I believe it is a generally understood fact that most funerals are somber, serious, deeply sad gatherings. Mourning and loss and regret mixed with lots of black clothing, a minimally personal homily or eulogy from a religious figure, cold ham salad sandwiches made by the very kind church ladies, and an exhausting collection of family members forced together to grieve in a way that can feel impersonal and disconnected from the essence of the person being missed. Often staid traditions and the chilly, antiseptic quality of a floral and beige funeral home sucks all the personality and joy out of what can be a celebration of a life well lived. Which is what makes the weekend we spent in Omaha last month so special. A celebration is exactly what Joe and I had the honor of participating in, a true memorial celebration for Fred Wupper, the 95 year old patriarch of the Wupper clan.
My husband Joe's mother, Sherry, married John Wupper, Fred's oldest son, back in 1991. So John has been in Joe and his brothers' lives for more than two decades. And therefore they have been an extended part of the Wupper clan for just as long. So when John's father, Fred, passed away at the end of September, it was a true loss for the whole family. John has two younger sisters, and all three of them have a few kids, and now many of those kids have kids. Fred's family is now large, diverse and scattered across the United States and even the island of St. Martin. As Fred's health declined over the summer and early fall, John and his sisters kept the family connected and apprised of the latest news with these thoughtful emails. Each email, weekly at first and almost daily toward the end, had a quick update and prognosis at the top, and then shared a memorable story about Fred's life. They were funny and sweet stories, and such a wonderful way to remember Fred before the inevitable advances of age weakened his energy and his health. But age never weakened his zest or exuberance for life. Right up until the end Fred loved ice cream, loved visits from his family, and kept his wicked sense of humor.
So when Fred passed away, John and Sherry and the sisters requested that all of the family come together. Come together for an entire weekend to celebrate and remember Fred and the love, commitment and passion that created his clan. So we did. We gathered in Omaha in October. We shared meals and drinks, laughs and reminiscences.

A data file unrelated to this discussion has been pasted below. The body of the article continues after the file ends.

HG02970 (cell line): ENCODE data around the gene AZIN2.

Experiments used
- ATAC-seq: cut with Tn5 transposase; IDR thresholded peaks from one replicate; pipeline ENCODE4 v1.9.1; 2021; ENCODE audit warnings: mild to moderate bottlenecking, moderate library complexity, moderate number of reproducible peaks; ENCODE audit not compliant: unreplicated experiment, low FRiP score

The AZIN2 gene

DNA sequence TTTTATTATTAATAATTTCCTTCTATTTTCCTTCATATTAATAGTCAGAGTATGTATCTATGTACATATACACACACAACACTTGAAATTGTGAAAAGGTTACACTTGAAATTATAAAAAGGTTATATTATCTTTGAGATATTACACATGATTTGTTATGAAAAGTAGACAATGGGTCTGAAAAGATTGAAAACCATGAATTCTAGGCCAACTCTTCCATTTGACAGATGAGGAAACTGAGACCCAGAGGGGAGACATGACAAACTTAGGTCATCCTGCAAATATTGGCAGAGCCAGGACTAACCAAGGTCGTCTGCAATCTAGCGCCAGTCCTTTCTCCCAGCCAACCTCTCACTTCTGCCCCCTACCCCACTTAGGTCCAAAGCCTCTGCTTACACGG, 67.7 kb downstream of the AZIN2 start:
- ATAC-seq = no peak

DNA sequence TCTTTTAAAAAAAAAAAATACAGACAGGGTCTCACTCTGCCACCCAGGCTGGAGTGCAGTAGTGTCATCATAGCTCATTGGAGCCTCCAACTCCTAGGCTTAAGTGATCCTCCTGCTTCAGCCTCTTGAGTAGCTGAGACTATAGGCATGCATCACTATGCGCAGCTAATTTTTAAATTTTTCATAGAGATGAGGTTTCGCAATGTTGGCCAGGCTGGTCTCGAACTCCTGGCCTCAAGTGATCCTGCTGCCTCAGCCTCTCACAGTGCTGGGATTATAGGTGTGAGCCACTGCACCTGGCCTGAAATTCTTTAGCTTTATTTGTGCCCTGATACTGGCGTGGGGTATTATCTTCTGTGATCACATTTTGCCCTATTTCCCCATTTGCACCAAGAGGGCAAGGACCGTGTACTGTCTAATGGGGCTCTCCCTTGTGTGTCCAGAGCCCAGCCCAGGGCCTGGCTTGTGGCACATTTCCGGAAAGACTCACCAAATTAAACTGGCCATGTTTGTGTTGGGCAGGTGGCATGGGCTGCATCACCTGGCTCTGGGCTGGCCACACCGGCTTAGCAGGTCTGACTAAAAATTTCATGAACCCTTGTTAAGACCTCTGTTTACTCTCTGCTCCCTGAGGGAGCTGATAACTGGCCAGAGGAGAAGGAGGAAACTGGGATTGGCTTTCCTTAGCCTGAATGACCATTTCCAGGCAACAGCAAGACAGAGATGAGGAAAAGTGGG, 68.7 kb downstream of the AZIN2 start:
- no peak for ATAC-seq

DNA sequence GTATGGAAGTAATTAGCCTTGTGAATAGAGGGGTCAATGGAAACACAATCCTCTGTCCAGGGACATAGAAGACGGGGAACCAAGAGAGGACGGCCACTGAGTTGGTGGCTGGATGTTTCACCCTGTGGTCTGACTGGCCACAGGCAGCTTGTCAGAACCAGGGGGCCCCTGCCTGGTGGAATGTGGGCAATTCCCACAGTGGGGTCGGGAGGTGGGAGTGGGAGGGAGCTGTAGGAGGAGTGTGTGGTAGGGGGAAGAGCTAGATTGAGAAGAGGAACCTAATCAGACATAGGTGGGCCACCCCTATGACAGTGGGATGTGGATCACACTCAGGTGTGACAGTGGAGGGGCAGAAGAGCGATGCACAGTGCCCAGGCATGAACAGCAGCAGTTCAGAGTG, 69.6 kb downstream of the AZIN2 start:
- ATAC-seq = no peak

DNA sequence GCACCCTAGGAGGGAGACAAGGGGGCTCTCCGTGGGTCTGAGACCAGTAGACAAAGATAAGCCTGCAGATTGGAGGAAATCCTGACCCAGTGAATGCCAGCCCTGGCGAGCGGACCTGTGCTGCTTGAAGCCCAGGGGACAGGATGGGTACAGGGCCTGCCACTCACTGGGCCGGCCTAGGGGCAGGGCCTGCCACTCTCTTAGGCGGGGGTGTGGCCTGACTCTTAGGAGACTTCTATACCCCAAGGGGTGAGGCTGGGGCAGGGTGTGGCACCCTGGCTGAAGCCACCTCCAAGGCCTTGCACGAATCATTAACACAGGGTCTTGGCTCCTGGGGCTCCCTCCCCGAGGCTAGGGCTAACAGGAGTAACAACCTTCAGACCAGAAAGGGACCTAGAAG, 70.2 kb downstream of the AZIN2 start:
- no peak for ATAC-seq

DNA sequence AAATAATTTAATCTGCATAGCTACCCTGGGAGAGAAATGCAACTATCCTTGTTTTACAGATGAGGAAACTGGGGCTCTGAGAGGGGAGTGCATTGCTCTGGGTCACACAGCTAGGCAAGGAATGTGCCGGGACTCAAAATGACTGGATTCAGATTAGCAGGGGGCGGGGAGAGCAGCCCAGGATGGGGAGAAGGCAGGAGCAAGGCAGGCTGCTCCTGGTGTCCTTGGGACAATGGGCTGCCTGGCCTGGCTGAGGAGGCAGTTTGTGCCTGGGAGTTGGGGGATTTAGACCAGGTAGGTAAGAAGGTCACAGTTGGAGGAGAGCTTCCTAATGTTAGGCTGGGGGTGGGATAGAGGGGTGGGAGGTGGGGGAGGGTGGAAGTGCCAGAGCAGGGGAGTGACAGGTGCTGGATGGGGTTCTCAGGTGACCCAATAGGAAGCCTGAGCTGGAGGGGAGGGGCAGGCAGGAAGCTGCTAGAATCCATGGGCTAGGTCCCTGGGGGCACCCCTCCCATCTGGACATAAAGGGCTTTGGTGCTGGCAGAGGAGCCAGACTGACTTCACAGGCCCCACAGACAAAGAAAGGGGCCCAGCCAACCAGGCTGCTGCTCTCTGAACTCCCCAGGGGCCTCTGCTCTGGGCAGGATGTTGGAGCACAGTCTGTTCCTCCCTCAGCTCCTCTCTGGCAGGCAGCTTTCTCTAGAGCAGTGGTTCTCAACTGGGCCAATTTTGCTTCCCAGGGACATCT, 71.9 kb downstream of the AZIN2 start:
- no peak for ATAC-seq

And Fred would have loved it all. Babies ran around, wine was poured, and that was all just the first night.
The memorial service was held on Saturday at the chapel of the assisted living facility where Fred had lived for the last several years. It was his chapel and he wanted his friends, staff and family to be able to gather there, looking up at sun streaming through the stained glass, seeing the corn stalks from his farm propped up next to the mums and pumpkins of a Midwestern fall and listening to the music and memories of his family and friends. A slideshow with big band music played. Many brave family members stood up and shared stories about Fred. Through tears and tight voices, grandchildren and children remembered times that exemplified Fred's tenacity, his kindness, his humor, his true love for his wife and children, his steadfastness, and many many stories involving his deep love for the healing properties of ice cream.
After the memorial, the family headed right around the corner to have an ice cream in memory of Fred. It's the most joyful and silly thing I've ever done after funeral, and it was perfect. After spilling cones and dribbling on ties, and wiping off the sticky hands and faces, we drove over to the cemetery for the inurnment.
Fred was a WWII veteran so the military presence, complete with a gun salute and flag presentation took place. It was emotional and moving. The pomp and tradition felt very appropriate and respectful in honor of Fred's service, which was a very important part of his life.
Having married into the family a little later and living out of state, I never knew Fred quite as well as I would have liked. I always enjoyed talking politics with him at holiday gatherings, he was a staunch Democrat and was famous for showing a Michael Moore documentary at his retirement community, much to the chagrin of the predominately Republican residents. He always had a good story to share. After serving as a pilot in the 1940's, Fred had a passion for flying and I remember seeing his face after he had come back from flying a glider (in his 80's!) and that look of pure joy on his face. Even later in life, Fred knew how to make the most of a day.
After the weekend spent with Fred's closest family and loved ones, I feel like I know him well now. Because they knew him so well. The respect for others, the appreciation for a perfect DQ cone, the warmth and kindness, and wise, pragmatic advice that Fred bestowed on his children and those lucky enough to know him, will always last. Fred may be gone, but his legacy is broad and powerful and he imparted a gentle strength that will always keep his family connected and comforted. I'm happy to be a part of Fred's extended clan. And now I kind of want some ice cream. I know he would approve.